The Beast has ruined the lives of his castle’s staff – seemingly forever – simply through their association with him, forced into the forms of ordinary inanimate objects. The prince himself will remain monstrous in appearance unless someone manages to fall in love with him, and Belle will remain his prisoner until that day comes, if it ever does. He threatens to starve her. He’s prone to feral, violent explosions of anger. The Beast ultimately gets what he wants, but is that love or is it Stockholm Syndrome?
The defiant, independent Belle is ultimately there to serve the prince. The Beast doesn’t meaningfully grow throughout the course of the film. His greatest act of “kindness” is tied to a situation that would never have happened were it not for Belle being his prisoner. The cups and candlesticks shrug it all off as, “Well, if the Beast weren’t such a Grumpy Gus all the time, of course she’d fall in love with him!”, as if allowing Belle to walk the castle grounds rather than confining her to her bedroom is some sort of sweeping romantic gesture. When it’s all said and done, does Belle get adventure in the great wide somewhere or is she just someone’s wife after all? I dearly love ‘Beauty and the Beast’, but I have to try not to think about it quite so much.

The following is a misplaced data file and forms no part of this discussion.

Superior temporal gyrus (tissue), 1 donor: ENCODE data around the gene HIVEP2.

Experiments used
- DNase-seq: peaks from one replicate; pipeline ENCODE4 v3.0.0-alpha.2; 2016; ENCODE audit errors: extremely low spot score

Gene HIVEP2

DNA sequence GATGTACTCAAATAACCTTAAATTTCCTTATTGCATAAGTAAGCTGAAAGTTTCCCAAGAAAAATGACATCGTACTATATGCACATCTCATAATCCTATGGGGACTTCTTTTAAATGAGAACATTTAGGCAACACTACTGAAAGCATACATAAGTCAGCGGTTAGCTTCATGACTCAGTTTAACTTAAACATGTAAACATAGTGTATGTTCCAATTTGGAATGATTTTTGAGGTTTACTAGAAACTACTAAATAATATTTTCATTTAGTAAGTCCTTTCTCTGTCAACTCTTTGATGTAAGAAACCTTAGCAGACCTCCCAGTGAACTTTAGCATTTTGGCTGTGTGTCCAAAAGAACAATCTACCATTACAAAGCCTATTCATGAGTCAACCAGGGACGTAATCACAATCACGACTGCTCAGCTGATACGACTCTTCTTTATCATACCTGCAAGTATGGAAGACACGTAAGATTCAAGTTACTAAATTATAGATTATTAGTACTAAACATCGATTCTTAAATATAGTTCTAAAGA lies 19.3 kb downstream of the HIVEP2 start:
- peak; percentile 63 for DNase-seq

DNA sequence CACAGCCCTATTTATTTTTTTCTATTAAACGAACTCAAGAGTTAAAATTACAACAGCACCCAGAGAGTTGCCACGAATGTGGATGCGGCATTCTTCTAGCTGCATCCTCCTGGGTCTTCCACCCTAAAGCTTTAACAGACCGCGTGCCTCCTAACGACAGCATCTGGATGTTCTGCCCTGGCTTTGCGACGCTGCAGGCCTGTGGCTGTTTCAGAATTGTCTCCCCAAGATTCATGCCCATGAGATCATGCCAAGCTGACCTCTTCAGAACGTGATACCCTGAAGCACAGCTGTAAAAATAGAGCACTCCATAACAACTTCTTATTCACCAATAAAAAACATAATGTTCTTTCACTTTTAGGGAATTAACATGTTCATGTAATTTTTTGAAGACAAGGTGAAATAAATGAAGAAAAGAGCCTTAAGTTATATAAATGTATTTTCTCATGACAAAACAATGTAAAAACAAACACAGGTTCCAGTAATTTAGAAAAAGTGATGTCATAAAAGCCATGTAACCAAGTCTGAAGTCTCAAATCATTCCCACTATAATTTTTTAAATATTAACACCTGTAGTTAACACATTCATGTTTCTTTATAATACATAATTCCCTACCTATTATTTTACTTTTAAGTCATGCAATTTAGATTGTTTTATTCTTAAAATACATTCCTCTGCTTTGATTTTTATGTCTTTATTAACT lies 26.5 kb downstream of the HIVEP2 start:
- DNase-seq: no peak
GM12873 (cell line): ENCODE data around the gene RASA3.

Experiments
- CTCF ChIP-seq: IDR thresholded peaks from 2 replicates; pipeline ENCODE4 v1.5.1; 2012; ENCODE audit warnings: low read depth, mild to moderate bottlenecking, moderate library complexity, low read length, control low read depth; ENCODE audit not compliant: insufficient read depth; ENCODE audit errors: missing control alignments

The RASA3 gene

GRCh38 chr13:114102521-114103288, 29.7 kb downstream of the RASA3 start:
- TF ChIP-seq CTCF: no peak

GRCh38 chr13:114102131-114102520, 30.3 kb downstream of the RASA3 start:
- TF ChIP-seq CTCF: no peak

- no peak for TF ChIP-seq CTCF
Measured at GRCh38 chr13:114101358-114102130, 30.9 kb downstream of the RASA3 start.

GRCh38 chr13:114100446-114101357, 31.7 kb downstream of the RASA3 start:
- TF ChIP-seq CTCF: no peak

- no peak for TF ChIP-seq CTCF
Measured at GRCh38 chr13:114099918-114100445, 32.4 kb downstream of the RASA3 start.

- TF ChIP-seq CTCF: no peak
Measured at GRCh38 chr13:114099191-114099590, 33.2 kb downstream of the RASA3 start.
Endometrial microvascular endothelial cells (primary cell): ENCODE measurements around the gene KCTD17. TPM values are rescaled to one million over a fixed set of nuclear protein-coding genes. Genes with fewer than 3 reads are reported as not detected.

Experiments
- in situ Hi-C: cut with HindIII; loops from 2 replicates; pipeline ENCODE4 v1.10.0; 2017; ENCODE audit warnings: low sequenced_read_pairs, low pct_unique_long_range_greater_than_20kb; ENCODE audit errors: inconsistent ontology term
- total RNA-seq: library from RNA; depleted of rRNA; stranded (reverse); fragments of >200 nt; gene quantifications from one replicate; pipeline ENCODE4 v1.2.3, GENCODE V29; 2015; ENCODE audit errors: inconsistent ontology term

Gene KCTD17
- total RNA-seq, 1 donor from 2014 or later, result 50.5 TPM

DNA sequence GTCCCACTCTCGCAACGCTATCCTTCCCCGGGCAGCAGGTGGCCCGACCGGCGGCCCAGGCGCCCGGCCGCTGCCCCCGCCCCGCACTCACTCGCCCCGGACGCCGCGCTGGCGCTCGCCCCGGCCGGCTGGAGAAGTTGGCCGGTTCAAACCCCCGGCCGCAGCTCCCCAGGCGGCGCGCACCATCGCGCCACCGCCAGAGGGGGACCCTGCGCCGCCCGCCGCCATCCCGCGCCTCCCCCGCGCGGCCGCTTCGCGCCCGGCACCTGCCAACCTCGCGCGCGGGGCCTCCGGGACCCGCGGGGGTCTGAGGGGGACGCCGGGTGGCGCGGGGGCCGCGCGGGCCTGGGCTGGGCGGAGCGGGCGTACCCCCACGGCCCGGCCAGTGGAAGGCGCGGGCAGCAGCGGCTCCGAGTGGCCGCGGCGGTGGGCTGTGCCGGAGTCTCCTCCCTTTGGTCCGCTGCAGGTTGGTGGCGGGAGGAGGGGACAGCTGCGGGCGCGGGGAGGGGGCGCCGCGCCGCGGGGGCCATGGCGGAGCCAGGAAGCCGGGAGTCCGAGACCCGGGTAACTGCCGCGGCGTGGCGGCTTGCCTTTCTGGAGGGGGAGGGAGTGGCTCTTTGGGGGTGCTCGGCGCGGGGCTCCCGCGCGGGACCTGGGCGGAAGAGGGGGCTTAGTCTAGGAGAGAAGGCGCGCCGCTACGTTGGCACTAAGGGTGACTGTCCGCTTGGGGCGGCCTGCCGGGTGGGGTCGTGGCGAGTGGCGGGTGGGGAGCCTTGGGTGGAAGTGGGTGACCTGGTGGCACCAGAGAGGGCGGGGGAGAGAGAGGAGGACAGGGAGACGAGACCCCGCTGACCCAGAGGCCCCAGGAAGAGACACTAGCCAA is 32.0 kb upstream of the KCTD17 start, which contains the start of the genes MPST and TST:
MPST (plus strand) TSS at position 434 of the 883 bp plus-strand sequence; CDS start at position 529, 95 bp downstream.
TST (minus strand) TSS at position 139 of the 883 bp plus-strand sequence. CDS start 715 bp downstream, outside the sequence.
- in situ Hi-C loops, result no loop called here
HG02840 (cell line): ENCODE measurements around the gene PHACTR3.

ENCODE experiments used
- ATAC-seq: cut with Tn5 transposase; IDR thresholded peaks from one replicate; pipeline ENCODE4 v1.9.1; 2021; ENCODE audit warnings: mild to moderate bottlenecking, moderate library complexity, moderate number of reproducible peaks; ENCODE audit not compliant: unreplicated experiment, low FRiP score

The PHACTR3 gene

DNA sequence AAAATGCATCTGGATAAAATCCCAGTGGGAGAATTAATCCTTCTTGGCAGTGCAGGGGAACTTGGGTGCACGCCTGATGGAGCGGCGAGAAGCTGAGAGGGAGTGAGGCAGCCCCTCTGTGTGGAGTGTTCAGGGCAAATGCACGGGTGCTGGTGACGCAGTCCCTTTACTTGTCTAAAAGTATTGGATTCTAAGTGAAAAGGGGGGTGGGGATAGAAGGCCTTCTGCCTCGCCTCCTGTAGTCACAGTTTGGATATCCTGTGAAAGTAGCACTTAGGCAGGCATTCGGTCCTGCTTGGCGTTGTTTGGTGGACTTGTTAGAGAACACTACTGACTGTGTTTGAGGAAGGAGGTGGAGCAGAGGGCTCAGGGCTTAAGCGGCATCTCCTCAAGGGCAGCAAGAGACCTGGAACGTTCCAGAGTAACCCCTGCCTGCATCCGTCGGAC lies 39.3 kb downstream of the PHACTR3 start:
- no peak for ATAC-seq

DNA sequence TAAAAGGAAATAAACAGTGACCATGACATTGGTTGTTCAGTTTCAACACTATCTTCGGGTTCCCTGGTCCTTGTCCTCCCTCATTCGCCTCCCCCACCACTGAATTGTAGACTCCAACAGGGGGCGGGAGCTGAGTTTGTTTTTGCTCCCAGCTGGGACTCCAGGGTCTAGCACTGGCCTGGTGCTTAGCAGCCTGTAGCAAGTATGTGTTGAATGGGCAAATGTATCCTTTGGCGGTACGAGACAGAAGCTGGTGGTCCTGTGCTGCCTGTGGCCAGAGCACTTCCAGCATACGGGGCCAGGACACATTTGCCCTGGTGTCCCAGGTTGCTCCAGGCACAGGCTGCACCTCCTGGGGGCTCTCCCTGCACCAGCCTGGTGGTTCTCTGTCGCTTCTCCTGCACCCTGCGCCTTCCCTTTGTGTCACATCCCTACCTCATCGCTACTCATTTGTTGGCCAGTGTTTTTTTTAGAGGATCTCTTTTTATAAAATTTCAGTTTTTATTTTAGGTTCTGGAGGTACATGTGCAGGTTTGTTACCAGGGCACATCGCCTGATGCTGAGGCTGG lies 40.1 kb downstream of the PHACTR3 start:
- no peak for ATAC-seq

The only fruit that hangs lower than the ‘Star Wars’ prequels would have to be the ‘Twilight‘ saga. Nevertheless, I think we’d be remiss if we didn’t mention how disturbing the relationship between centuries-old vampire Edward and high school teen Bella is. The guy’s a straight-up creep, and the actors (despite also having an off-screen relationship at the time) utterly fail to sell their supposedly epic love story.
While they’re generally better movies, I also have to admit that the formulaic love triangle between Katniss, Peeta and Gale is the weakest part of the ‘Hunger Games‘ franchise. Mostly that comes down to the fact that Jennifer Lawrence far outclasses her co-stars Josh Hutcherson and Liam Hemsworth as actors.
Finally, I’m sure Luke will hate me for saying this because I know it’s one of his favorite movies, but Tom Cruise and Penélope Cruz have virtually no screen chemistry in ‘Vanilla Sky‘ – which is weird, because the two of them had a well-publicized affair on the set that broke up Cruise’s marriage to Nicole Kidman.
What movie relationships have left you unconvinced? Tell us about them in the Comments.